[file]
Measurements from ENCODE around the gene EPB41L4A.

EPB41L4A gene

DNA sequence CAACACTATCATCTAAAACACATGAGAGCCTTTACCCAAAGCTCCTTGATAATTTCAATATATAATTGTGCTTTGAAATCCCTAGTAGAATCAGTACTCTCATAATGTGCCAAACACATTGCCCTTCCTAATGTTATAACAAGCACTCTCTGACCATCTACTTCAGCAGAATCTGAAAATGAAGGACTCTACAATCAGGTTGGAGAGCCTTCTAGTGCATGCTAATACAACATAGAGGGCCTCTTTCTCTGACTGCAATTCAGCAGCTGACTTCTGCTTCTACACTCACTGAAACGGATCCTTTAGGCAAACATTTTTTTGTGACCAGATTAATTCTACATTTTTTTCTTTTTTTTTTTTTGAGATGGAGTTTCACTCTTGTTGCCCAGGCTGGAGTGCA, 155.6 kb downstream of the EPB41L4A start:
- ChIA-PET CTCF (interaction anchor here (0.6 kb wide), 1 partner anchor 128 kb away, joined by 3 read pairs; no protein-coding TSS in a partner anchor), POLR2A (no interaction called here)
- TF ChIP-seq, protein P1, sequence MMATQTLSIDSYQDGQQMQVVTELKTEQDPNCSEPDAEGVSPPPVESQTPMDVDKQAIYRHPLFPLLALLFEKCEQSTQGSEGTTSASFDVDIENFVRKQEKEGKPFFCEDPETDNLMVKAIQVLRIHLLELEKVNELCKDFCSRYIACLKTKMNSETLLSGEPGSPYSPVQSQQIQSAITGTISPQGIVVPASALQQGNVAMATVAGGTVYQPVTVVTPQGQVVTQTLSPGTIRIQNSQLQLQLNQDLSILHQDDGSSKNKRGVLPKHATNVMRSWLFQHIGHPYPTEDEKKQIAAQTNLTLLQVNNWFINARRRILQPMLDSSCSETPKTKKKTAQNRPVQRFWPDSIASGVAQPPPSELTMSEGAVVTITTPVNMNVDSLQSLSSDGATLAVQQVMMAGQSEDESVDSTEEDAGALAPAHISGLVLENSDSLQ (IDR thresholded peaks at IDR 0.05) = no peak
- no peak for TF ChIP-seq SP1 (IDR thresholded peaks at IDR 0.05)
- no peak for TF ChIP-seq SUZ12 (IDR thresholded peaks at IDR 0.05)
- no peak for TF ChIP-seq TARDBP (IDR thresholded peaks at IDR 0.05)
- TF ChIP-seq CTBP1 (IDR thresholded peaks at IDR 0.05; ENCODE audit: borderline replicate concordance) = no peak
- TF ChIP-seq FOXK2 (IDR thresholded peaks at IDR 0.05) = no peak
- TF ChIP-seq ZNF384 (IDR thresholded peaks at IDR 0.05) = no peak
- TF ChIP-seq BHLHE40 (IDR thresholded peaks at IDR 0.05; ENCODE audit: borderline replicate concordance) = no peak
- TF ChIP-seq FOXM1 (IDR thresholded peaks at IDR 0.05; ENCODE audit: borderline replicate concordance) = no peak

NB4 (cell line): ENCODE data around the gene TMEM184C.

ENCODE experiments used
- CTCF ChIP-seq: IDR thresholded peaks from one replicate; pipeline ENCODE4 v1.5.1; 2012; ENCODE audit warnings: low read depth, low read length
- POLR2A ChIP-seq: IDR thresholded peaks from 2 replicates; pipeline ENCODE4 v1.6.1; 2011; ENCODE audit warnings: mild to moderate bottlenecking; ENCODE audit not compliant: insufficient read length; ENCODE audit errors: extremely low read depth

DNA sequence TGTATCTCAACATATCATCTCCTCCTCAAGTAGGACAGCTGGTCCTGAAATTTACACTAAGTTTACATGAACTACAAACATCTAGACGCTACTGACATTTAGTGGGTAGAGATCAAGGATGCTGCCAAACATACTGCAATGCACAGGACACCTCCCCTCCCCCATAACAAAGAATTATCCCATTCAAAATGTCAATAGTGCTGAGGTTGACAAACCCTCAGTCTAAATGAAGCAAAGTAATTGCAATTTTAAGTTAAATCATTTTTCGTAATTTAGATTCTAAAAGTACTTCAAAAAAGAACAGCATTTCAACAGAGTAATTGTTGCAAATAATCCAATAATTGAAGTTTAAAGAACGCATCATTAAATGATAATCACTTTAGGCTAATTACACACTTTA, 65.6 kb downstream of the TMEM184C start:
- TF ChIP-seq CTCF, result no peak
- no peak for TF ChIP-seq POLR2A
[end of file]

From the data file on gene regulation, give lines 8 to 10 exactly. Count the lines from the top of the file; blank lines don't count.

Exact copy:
- no peak for TF ChIP-seq TARDBP (IDR thresholded peaks at IDR 0.05)
- TF ChIP-seq CTBP1 (IDR thresholded peaks at IDR 0.05; ENCODE audit: borderline replicate concordance) = no peak
- TF ChIP-seq FOXK2 (IDR thresholded peaks at IDR 0.05) = no peak